Spoiled (Children)

RhoKappa

Senior Member
Standard American English
This is a very common English expression. A spoiled child is one who has received everything from parents. To say one is spoiled means to be given many luxuries, or was never denied anything the child ever wanted. For example, a girl who never had a job was given a car, a computer, internet access, many fine clothes and an iPhone, along with many other luxuries, is considered spoiled. "Spoiled brat" is a negative label for a child who whines for not getting anything he wants.

What is the Russian expression? Как сказать по-русски?
 
  • ksenor

    New Member
    Russian
    Russian equivalents for "spoiled child" are избалованный ребёнок, or баловень. Or you may translate it literally - испорченный ребёнок.
     

    Maroseika

    Moderator
    Russian
    i only know the word баловень from the expression баловень судьбы (someone who has undeserved luck all their life).
    Баловень (Ожегов):
    1. Человек, которого балуют, которому во всём потворствуют.
    2. То же, что баловник.
     

    rusita preciosa

    Modus forendi
    Russian (Moscow)
    Баловень (Ожегов):
    1. Человек, которого балуют, которому во всём потворствуют.
    2. То же, что баловник.
    Oh come on! Ожегов is great, but have you ever in your life heard or used баловень in an actual conversation, with the meaning of "spoiled child"??? The value of this forum is to get perspective from native speakers, anyone can look in a dictionary.
     

    dec-sev

    Senior Member
    Russian
    Oh come on! Ожегов is great, but have you ever in your life heard or used баловень in an actual conversation, with the meaning of "spoiled child"??? The value of this forum is to get perspective from native speakers, anyone can look in a dictionary.
    I guess that Maroseika just wanted to broaden you vocabulary ;)

    @Maroseika: How did in come about that rusita had written I as it should be (capitalized) but when you cited her quotation the letter turned into i?

    @RhoKappa: I hope that you've got it that the best variant is in post#2 :)
     

    galaxy man

    Senior Member
    Hungarian
    I see in this topic that stress in the word избалованный is on the "o". If I am not mistaken those, from whom I leaned this word (a long time ago :) always said: избаловать, избалованный. Has the pronunciation changed, or was the stressed "o" always the mainstream version?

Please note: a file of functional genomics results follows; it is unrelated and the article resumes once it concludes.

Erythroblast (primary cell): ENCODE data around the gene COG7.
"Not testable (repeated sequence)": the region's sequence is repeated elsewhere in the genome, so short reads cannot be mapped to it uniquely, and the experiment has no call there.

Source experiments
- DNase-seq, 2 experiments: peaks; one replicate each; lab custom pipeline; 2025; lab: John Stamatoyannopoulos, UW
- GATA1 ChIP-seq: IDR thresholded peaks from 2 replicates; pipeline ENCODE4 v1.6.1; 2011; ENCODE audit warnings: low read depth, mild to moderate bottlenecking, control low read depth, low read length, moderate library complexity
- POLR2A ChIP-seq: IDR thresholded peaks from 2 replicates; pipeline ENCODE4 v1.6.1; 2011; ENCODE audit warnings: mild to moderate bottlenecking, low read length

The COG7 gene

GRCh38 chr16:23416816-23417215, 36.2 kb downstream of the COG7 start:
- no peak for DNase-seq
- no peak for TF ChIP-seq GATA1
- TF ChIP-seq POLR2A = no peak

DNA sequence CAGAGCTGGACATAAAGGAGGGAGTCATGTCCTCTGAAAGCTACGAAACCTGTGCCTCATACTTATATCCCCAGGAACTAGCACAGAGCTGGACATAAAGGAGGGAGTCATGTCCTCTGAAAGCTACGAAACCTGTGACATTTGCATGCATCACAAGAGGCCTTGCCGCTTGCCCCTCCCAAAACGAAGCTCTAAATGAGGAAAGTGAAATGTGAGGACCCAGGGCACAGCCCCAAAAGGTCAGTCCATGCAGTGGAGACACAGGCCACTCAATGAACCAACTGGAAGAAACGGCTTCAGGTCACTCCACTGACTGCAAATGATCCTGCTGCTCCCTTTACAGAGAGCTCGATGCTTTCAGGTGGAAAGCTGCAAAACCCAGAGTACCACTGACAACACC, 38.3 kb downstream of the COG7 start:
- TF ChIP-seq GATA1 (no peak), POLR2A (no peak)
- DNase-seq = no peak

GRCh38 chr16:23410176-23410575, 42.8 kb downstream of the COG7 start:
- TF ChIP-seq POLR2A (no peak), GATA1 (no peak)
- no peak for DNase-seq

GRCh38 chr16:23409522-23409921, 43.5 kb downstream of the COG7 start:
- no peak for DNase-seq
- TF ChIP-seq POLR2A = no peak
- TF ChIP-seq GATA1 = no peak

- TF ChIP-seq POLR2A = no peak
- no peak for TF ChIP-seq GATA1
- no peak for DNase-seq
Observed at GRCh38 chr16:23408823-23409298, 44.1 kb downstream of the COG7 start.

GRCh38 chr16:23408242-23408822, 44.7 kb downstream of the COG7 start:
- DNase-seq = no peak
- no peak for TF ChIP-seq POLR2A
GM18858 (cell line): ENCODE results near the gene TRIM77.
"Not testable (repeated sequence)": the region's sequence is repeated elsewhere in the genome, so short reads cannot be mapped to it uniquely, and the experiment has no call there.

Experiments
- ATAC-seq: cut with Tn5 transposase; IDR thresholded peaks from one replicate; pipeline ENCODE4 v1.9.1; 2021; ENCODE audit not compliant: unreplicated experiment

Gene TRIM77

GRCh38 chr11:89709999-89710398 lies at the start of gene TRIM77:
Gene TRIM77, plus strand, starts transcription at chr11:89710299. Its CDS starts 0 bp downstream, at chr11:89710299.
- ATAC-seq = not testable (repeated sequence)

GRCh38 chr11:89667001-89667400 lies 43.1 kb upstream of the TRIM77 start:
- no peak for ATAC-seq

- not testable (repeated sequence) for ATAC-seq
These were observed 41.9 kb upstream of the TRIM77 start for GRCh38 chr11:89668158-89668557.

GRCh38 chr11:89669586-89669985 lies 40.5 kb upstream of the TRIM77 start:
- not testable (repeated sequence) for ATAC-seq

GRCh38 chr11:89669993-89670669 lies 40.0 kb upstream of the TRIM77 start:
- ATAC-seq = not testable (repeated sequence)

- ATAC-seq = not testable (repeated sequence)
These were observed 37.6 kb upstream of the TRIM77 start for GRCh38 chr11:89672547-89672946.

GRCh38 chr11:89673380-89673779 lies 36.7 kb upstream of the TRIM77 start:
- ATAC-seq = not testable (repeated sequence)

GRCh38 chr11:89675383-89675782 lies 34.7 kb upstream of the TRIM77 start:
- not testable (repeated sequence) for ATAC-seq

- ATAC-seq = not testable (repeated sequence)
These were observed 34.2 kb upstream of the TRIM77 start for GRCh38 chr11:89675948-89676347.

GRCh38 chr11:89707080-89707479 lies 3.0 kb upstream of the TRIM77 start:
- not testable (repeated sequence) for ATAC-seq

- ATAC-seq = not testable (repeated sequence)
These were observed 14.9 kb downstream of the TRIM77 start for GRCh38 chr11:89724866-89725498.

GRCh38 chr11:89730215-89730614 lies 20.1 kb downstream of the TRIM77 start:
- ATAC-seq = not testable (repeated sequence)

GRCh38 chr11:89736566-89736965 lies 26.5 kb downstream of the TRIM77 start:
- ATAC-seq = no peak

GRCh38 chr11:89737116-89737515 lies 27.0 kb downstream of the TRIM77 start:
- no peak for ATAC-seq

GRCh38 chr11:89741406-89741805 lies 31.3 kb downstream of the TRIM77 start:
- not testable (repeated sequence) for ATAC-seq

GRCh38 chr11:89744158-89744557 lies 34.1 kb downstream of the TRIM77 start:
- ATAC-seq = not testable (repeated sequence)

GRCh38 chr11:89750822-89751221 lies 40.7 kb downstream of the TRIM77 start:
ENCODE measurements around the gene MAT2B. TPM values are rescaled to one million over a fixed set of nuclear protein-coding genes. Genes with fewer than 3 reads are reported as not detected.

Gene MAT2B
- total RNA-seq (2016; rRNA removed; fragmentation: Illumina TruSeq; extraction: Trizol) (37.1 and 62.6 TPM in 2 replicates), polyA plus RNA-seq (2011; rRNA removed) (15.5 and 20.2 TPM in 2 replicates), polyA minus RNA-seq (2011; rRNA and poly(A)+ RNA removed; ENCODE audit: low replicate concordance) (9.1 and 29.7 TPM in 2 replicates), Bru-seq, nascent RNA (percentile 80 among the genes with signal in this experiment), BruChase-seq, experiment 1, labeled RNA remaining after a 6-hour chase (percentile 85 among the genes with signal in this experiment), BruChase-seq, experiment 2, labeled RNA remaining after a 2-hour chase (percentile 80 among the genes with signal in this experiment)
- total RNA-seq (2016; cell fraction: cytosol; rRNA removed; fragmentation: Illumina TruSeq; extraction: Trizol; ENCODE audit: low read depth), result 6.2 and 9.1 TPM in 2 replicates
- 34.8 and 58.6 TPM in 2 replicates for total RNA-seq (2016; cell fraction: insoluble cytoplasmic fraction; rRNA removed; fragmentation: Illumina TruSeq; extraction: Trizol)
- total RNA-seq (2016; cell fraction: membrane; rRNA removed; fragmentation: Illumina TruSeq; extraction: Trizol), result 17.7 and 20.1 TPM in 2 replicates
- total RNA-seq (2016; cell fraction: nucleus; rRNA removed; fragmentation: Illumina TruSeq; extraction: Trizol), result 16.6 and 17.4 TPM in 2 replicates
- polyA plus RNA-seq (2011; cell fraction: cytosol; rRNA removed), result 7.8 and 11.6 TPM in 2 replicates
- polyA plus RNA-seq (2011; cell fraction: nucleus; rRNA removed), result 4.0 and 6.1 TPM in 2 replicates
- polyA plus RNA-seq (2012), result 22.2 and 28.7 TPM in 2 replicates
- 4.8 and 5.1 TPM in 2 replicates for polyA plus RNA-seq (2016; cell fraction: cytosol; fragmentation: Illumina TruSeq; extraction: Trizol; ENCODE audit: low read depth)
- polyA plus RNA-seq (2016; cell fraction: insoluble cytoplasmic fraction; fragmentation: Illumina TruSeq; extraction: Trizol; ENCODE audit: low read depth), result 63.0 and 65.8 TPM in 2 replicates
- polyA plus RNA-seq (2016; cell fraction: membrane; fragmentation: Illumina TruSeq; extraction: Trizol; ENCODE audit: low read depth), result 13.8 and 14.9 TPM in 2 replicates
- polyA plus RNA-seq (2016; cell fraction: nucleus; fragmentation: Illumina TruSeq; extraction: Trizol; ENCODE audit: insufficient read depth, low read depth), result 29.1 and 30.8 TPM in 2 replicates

konung

    Member
    Russian & English (American Midwest)
    Russian equivalents for "spoiled child" are избалованный ребёнок, or баловень. Or you may translate it literally - испорченный ребёнок.
    Nope that wouldn't be a literal translation. Literal translation of "испорченный ребёнок" would be "rotten child".
     

    konung

    Member
    Russian & English (American Midwest)
    I see in this topic that stress in the word избалованный is on the "o". If I am not mistaken those, from whom I leaned this word (a long time ago :) always said: избаловать, избалованный. Has the pronunciation changed, or was the stressed "o" always the mainstream version?

    I personally think that you are correct I always use to say "избалованный." to check you may use: "бАловать", not "балОвать". But then again that may be regional difference.
     

    Maroseika

    Moderator
    Russian
    to check you may use: "бАловать", not "балОвать". But then again that may be regional difference.
    According to the dictionary of Gorbachevich, the main variant is баловАть, not бАловать. The latter is not wrong but "not recommended".
    By the way, избАлованный is also just "not recommended", but not wrong.
     

    morzh

    Banned
    USA